Although Go Set a Watchman wasn't very well received, I quite liked parts of it, particularly the "you can't go home again" (to put it mildly) aspect.  Just as Scout finds that her father and brother aren't the white shining heroes of her youth, Lu is also struggling with interacting with her father as an adult, recognizing that the man she and so many others idolized isn't perfect.  There's also a continuing theme of how "people thought then".  Lu and other characters are grappling with how the casual racism and misogyny of the past continues to impact people today, and what the statute of limitations is on those actions.

He was a man of a certain generation, a man of his time. We always want our heroes to be better than their times, to hold the enlightened views we have achieved one hundred, fifty, ten years later. We want Jefferson to free his slaves and not to father children with any of them. We want Lindbergh to keep his Nazi sympathies to himself. We want Bill Clinton to keep it in his pants. Martin Luther King Jr., too.  And that's just what we expect of the men.  The present is swollen with self-regard for itself, but soon enough the present becomes the past. The present, this day, this very moment we inhabit - it all will be held accountable for the things it didn't know, didn't understand.

The Mothers by Brit Bennett

Brit Bennett's 2016 The Mothers was a wonderful read.  She creates a strong sense of place (southern
Cal, around San Diego and the military bases down there.  I visited that area this summer and it's really unique) and characters - Nadia and Aubrey are the type of girls you want to be best friends with.

In the beginning, Nadia and Luke, the minister's son, are secretly dating, and she gets pregnant.  She has an abortion and this connects them for a long time.  Nadia meets Aubrey, another motherless child in her town and church, and they become like sisters.  Nadia's mother died by suicide shortly after she was born, and Aubrey's mother failed to protect her from her abusive boyfriend, so she left.  These two black girls form a strong bond that surpasses Nadia going to college and law school in other cities.

The "Mothers" of the title are actually the collective elder mothers of the church, who operate as something like a Greek chorus in the book.  Bennett writes them from first person plural, like an omniscient narrator, but with some sass.
We would've told her that all together, we got centuries on her. If we laid all our lives toes to heel, we were born before the Depression, the Civil War, even America itself. In all that living, we have known men. Oh girl, we have known littlebit love. That littlebit of honest left in an empty jar that traps the sweetness in your mouth long enough to mask you hunger. We have run tongues over teeth to savor that last littlebit as long as we could, and in all our living, nothing has starved us more.

The end of the book was exquisite.  The Mothers move from the position as distant narrators to active participants in the story as they casually share their observances about Nadia and Luke and Luke's parents, causing membership in the church to flag and eventually the church fails, the paster and his wife no longer pillars of their community.  And this last paragraph!  I die.
We see the span of her life unspooling in colorful threads and we chase it, wrapping it around our hands as more tumbles out. She's her mother's age now. Double her age. Our age. You're our mother. We're climbing inside of you.

Friday, November 01, 2019

Frankissstein by Jeanette Winterson

Oh, how I loved Jeannette Winterson's Frankissstein (and the gorge cover art, which helps makes sense of those extra esses!) Winterson, who's such a genius at mixing contemporary language and thought while telling an "old" tale, brilliantly merges the stories of Mary and Percy Shelley, Byron and Co., as they famously shared a house in Italy in 1816 and Mary began writing the novel Frankenstein, with a contemporary (perhaps in the not-to-distant future) cast of characters that resemble (/are?) that group.  Ry Shelley is a doctor researching the effect of robots on humans' health. Ry is transgendered and confuses many of the other characters by not presenting as a binary figure, but they are firmly and happily secure in their non-binary body.  I don't want to reveal the other names because I think they're rather clever and will leave that to the reader to discover.  Anyway, Ry meets with various people involved in robotics, hilariously, a man who creates sex-bots and thinks they're the wave of the future (and makes a pretty good case for it, tbh).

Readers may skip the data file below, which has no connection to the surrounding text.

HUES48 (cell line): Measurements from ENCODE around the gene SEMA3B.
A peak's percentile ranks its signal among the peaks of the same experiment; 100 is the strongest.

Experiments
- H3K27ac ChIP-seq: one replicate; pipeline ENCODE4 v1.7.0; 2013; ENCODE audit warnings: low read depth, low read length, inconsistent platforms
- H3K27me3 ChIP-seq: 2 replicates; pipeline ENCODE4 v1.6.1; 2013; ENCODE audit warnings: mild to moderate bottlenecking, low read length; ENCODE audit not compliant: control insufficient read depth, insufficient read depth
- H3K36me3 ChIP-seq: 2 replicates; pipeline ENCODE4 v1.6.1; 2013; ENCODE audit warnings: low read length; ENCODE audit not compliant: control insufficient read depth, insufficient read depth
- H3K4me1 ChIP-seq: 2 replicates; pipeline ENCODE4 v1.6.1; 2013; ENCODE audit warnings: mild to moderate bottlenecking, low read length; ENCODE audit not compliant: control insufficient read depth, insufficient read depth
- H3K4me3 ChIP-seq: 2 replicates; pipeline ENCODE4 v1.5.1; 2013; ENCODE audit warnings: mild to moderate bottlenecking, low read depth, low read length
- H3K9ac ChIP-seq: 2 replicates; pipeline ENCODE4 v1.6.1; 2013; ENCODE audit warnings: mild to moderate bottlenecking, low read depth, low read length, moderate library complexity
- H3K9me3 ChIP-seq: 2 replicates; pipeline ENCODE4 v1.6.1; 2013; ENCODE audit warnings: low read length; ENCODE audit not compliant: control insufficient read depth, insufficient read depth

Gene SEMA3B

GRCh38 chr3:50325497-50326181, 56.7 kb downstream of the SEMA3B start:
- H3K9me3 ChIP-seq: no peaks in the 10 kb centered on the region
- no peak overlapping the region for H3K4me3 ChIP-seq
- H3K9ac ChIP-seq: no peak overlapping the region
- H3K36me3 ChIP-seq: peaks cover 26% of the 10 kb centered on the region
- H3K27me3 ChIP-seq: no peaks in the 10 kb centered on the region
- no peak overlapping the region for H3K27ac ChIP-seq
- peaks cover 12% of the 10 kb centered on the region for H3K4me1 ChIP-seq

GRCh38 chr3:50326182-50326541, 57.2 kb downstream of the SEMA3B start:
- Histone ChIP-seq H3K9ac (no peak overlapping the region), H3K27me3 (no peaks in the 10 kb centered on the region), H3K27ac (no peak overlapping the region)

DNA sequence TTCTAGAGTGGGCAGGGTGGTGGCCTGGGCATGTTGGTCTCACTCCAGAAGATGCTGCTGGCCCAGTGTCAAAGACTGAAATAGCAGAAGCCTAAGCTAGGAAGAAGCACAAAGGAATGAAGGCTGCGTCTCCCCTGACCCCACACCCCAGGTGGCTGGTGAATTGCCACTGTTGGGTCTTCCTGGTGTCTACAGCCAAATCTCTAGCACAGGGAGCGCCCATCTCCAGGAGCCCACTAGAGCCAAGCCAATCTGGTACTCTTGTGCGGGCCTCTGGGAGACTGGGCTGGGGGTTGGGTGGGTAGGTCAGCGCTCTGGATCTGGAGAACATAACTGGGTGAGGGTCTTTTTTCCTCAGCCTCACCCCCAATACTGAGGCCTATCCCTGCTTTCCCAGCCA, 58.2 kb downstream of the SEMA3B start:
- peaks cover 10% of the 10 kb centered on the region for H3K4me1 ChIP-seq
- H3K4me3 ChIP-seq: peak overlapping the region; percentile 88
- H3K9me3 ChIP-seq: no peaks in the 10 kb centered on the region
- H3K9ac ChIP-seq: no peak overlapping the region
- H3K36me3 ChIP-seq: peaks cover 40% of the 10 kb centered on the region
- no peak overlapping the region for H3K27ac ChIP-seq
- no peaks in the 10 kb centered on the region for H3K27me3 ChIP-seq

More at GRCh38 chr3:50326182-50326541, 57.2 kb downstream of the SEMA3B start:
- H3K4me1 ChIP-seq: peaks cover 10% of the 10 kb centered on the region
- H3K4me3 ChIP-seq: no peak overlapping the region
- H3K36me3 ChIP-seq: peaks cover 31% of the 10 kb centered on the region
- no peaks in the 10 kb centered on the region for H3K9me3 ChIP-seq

Winterson conjures all sorts of fascinating themes in her book including where (and if) the nature of the soul resides in the body and the created body (ie Frankenstein's monster, sex-bots, and characters in books); creativity and computation; the mind and the computer as a holder of knowledge; and the ownership of creation - you know, like a lot of the stuff that makes us human.

Joy of joys, I also convinced husband to read this book which was a particular coup for moi, filling me with a pride unparalleled since he started using the term "toxic masculinity" with some regularity.  I personally loved the bits re: the nineteenth century while husband naturally enjoyed the 21st.  Percy and Byron are lauded as these brilliant British master poets and meanwhile there's this trickling little side story that goes, Oh, did you know Mary Shelley wrote one of the most enduring stories in the English language and, oh yeah, she was only 19?  But what Winterson draws out is her enduring humanity, mourning the loss of her children while trying to maintain a semblance of a home while her husband flits around renting homes in broke-down mansions in remote locations.  Mary's frustrations build to a culminating excoriation of the male poet:
 "His lordship upholds the law when it suits him. So do they all. Revolutionaries and radicals until it touches on property - and that includes women and children. Till it comes to whatever hurts them personally. Whatever checks their stride. God! Their infidelities, their indifference, their insensitivity. Great God! The insensitivity of poets. [...] 
How many 'great artists? How many dead/mad/disused/forgotten/blames and fallen women?"  
As startling and electrifying as Mary's rage is, Ry's experience as a trans person - amidst their careful academic exploration is an event of shocking violence that the reader learns has happened multiple times before and they quietly deal with, knowing from past experience that notifying the police will not help.  The sudden violence was a visceral reminder of how unsafe life can be for trans people - it comes without warning or reason.  The disruption I felt as a reader was merely a glimpse of what it must be like to experience that as a person, and I thank Winterson for showing me a bit of what that might feel like. 

So many wonderful things wrapped into this relatively small book, not least of all how reading and writing are such amicable contributors to our human experience.  Frankissstein is really a must-read for book lovers.